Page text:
[tweetherder]How to be prepared if you find yourself on vacation with a medical emergency. #travel #TT #thingstoknow[/tweetherder]
When you go on a vacation, the last thing on your mind is probably thinking about what to pack in case you have a medical emergency happen to you or a fellow traveler. Unfortunately, this did happen to us recently during a trip to Orlando, FL. Through our journey, we’ve learned a few things and want to share with you some tips that may help you in case you ever find yourself in a situation like ours – on vacation, away from home, and having to deal with a medical emergency.
1. Make sure you pack your health insurance card(s) and prescription card(s). Our health insurance company issues a card for each family member. Honestly, I had thought about whether or not we needed to bring all six with us or just one to have JUST IN CASE. I’m really glad that this time, I decided to pack all of them. It definitely makes it a lot easier for you to give that information right away to the ambulance provider and hospital(s) so they can start processing the claims with your insurance company right away. When you are going through all of this, the last thing you want to have to remember is to go back and provide the insurance information afterwards so you are not stuck with the full bill.
2. Have a form of identification with you at all times. If you don’t have to show your ID at all during your vacation or don’t have to drive anywhere, it may seem like a hassle to carry around one extra thing while on vacation. However, in times of emergency, having the ID handy is very helpful. When Jim had his stroke and the ambulance came to pick him up, one of the things they asked for was his ID. If you are traveling with someone, make sure you know where their ID and insurance information is located and make sure to tell them where they can find your information. For example, in Jim’s case, he was not able to speak or write for a few days, so luckily I knew where he kept his ID and insurance information.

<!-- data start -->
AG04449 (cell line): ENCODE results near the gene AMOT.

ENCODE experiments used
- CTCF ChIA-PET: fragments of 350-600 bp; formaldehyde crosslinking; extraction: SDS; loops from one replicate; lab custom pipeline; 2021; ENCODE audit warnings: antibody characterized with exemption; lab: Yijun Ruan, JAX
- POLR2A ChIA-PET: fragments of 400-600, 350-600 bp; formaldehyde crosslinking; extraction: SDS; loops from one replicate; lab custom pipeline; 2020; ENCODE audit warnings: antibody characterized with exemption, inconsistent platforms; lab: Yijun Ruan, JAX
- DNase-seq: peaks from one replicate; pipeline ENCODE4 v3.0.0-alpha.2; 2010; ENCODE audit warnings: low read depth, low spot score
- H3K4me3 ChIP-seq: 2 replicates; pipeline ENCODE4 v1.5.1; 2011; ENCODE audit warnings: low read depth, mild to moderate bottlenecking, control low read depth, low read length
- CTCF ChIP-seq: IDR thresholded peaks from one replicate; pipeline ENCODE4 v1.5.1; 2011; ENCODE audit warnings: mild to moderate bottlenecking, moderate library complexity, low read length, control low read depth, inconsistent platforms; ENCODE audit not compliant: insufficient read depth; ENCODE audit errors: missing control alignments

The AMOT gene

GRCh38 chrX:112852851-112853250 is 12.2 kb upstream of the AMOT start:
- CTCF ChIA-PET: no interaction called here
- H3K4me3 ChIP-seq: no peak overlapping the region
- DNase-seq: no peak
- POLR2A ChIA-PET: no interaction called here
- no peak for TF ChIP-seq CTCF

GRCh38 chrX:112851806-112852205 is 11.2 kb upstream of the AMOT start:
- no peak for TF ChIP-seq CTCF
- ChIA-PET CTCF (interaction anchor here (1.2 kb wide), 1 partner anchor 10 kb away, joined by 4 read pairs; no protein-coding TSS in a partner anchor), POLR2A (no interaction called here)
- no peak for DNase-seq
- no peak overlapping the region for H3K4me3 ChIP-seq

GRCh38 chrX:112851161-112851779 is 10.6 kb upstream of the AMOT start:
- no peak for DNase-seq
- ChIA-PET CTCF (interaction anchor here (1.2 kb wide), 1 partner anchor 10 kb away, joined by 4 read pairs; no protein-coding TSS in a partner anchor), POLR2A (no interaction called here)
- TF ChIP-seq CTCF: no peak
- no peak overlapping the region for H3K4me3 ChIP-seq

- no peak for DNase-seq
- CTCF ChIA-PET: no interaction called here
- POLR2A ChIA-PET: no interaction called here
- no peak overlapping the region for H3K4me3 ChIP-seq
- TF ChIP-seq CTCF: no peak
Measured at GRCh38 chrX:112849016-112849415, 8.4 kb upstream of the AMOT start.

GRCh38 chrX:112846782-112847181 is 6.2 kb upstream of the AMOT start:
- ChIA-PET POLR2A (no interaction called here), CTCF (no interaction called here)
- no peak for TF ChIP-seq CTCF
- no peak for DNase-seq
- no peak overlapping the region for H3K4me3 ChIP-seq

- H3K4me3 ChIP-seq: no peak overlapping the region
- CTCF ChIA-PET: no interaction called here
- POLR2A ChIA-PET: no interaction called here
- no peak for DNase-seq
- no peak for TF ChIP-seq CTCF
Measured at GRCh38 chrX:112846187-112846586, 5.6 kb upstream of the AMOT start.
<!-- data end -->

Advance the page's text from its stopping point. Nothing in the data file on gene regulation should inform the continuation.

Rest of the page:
3. Tuck a list of your medications with the names, dosages, method, and frequency you take them, somewhere near your ID and insurance card. If you are able to, also include the contact information of your regular doctor(s). It will help emergency personnel to have that information when they are administering help to you.
4. Take extra money with you, whether it is cash or a credit card, and leave it just for emergencies. In our case, Jim’s medical emergency happened on the day before we were supposed to head back home. For many people, at the end of a vacation, you may be tapped out on your budget. We ended up having to stay an additional 2 1/2 weeks in Orlando. You want to make sure that you have enough money for meals, lodging, and possibly transportation to and from the hospital. While Jim was in the rehabilitation hospital, we met another person who was on vacation, fell, and broke her hip. There are many different things that can happen. We had also heard that having travel insurance (especially if you are from another country) can help with transportation costs to get you back home. This would be a good thing to discuss with a travel agent to see if it is worthwhile for your trip.
5. Create a list of important contacts with their names, phone numbers, and email addresses and include that with your information. Have close family members who you would want contacted in case of an emergency, neighbors who can check on your home for you, and on this list, be sure to include your employer’s information as well. Luckily, I had access to Jim’s cell phone, which had his manager’s phone number in it. I had called his work to let them know the situation and to let them know that he would not be at work the following week as was originally scheduled. Also, because Jim was not able to speak for a few days, I was able to make the arrangements with his work for the start of his FMLA and short-term disability. One thing I would suggest is granting your spouse or someone you trust well with the ability to speak to the insurance company, health benefits provider, work contacts, etc. Because of many privacy laws, some places will not share information with you or allow you to make decisions for your loved one without their consent. If your loved one provides it before anything like this happens, it makes it a smoother process. All it takes is a phone call or a written letter giving permission for information to be shared with that person.
A great way to make sure that you have the information you need in case of a medical emergency is to have a spreadsheet or document with everything listed above in a cloud-based program, like Google docs, where you can share it with your fellow travelers and loved ones. It is very important to have a a hard copy also with your travel documents.
What other tips do you have to make sure that you are prepared in case of a medical emergency while you are on vacation? Please leave a comment below.
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